Viva El Mercado: Food City
Sloane Burwell Vegetables and colorful pinatas inside Food City.
This week we are bringing you reviews of three Valley Mexican grocery store chains, in honor of the opening of Walmart's Supermercado. Wednesday, we brought you Walmart; yesterday was Phoenix Pro's Market. Today, Basha's Food City.
Local grocery icon Eddie Basha was an early adopter in the Mexican grocery game. His Food City store near 19th Avenue and Indian School (1940 W. Indian School Road, www.myfoodcity.com for more Valley locations) is a great example of his business acumen and eye on market share. This Food City tosses out Mexican specialties like it ain't no thing. Instead of feeling gimmicky, corporate, or a trip out of the country, this feels like a neighborhood grocery store. And there might well be one in your neighborhood, with 62 Arizona locations in the chain.
Sloane Burwell Food City
Authenticity and Price - Nothing about Food City feels contrived or forced. The tortillas are made on site. The grilled chickens were the biggest of the bunch we found on our shopping expeditions, and at $6 still feel like a steal. The other stores should take Food City's lead and roast batches of chiles on site. For $1.49 you get a huge bag, filled to capacity, and still warm to the touch. No taco meat, but top sirloin at $1.79 was the deal of the day. Food City also won the lime price wars at 3 pounds for 99 cents. Carne asada is found in the deli, as it should be, along with the usual suspects. Pan nuevo are a mere 40 cents a piece, and bolillo bread was 4 for a $1.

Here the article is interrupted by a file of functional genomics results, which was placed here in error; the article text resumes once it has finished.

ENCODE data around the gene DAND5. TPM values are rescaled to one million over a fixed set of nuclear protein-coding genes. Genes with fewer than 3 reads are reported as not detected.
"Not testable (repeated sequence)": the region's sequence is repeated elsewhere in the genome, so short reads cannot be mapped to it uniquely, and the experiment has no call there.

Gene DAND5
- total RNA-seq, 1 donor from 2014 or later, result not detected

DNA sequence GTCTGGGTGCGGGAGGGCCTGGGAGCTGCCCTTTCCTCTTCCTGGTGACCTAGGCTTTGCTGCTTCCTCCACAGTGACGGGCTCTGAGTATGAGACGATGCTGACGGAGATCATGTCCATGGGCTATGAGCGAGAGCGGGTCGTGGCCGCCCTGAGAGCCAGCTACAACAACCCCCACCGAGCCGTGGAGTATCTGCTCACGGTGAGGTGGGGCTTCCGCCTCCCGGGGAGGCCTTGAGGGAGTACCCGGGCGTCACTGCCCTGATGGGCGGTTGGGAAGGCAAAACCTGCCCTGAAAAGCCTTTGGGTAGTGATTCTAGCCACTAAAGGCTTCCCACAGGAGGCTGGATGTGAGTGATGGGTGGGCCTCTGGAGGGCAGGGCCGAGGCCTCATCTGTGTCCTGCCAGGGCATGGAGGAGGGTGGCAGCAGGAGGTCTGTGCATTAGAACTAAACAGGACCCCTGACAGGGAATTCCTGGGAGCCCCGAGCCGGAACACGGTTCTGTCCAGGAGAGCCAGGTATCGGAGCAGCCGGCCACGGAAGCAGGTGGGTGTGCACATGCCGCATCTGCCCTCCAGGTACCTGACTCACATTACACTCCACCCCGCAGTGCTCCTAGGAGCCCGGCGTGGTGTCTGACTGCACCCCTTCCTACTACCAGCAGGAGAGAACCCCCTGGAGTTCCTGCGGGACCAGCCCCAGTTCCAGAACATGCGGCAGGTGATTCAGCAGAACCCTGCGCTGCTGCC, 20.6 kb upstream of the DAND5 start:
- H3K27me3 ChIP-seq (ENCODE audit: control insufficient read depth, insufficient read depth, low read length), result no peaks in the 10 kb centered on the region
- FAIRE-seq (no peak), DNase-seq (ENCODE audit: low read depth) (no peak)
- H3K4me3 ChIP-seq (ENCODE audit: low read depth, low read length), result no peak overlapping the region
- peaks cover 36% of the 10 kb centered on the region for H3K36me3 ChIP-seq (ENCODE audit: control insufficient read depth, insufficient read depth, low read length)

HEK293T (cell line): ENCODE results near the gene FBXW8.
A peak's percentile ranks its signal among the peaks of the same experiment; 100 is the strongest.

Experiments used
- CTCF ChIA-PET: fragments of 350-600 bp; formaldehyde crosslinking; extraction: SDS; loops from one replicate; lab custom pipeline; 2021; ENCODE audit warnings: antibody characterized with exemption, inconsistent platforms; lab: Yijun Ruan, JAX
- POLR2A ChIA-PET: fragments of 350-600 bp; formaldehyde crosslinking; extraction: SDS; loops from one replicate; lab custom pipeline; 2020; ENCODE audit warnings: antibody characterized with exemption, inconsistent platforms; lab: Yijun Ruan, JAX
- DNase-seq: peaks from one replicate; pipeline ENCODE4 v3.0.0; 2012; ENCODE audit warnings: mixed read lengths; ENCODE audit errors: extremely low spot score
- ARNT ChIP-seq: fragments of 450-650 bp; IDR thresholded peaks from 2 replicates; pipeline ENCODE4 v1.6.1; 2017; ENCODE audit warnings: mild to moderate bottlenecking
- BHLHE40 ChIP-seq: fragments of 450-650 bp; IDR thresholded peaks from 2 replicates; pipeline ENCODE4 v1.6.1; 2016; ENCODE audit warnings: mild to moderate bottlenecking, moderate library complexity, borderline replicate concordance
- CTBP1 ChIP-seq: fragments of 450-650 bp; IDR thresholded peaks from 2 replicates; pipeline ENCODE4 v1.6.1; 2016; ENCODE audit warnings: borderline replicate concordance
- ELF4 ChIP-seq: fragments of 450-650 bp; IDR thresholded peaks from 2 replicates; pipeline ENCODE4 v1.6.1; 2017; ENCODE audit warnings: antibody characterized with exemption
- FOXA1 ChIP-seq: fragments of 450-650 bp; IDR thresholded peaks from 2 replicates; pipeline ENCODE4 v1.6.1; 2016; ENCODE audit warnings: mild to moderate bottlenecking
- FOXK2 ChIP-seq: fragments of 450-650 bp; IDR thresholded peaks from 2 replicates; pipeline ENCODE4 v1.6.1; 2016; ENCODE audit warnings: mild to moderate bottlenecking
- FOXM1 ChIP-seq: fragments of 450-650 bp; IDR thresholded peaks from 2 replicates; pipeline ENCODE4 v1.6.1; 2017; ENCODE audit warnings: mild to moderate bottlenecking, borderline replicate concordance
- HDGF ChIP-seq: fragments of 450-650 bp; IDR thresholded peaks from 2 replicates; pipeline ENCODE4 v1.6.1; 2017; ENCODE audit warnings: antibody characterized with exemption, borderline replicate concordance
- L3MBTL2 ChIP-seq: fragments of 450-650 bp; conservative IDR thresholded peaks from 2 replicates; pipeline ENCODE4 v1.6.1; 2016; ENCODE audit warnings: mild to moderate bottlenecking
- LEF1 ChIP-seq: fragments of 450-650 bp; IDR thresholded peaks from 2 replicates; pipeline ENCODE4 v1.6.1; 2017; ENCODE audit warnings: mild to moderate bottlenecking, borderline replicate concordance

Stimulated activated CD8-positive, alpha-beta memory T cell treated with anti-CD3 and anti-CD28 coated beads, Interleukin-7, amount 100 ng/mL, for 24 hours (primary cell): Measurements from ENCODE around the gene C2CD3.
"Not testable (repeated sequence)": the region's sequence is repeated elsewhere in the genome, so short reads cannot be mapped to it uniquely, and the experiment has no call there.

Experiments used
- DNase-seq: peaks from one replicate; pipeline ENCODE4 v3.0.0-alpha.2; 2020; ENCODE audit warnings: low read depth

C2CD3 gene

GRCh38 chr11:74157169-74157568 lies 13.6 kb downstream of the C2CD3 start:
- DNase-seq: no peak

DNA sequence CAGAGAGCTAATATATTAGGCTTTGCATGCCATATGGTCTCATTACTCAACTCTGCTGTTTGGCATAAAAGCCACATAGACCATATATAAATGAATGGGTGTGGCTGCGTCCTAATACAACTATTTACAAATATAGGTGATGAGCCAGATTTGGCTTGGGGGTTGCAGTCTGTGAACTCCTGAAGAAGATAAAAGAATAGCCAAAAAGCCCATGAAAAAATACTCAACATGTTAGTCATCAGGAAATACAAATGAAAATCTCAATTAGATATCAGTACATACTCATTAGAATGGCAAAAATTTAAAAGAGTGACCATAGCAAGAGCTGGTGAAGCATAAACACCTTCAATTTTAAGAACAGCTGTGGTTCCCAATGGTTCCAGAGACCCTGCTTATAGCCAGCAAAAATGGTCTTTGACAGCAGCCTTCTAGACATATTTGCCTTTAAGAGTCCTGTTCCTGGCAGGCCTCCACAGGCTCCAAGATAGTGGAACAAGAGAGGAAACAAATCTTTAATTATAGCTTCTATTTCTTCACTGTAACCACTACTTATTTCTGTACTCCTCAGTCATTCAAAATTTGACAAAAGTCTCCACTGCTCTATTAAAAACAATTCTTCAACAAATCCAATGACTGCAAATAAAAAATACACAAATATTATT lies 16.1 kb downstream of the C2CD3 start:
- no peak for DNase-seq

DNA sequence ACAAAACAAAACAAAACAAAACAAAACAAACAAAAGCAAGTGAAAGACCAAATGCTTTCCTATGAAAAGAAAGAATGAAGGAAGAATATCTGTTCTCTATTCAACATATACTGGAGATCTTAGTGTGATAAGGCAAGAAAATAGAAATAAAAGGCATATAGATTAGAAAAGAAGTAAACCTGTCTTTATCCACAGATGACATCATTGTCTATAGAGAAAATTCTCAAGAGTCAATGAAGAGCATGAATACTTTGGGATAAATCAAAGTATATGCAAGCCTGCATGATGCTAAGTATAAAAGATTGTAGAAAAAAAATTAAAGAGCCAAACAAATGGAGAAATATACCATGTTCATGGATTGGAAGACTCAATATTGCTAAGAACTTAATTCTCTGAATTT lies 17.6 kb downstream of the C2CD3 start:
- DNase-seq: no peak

Packed with families, this feels like a neighborhood favorite. The smallest of the three we visited this week, the selection is edited to the most popular Latino market brands. Folks craving things like huitlacoche, for example, will have to look elsewhere.
Atmosphere - Brightly lit, with the requisite ranchero music, this store felt like a Mexican neighborhood store. Pinatas hang from the ceilings and displays are appealing, but Food City is strictly business. All of the signs are in English,the staff is friendly, and everyone we encountered spoke English. Filled with families of all kinds shopping for cookouts, this just feels like grocery shopping in central Phoenix.
General Grocery Store-ness - Yup, it's a grocery store. Selection here seems to be more limited by size than by target market. You'll find Diet Coke, shampoo, and all the gossip mags at the counter, placed next to their Spanish speaking counterparts.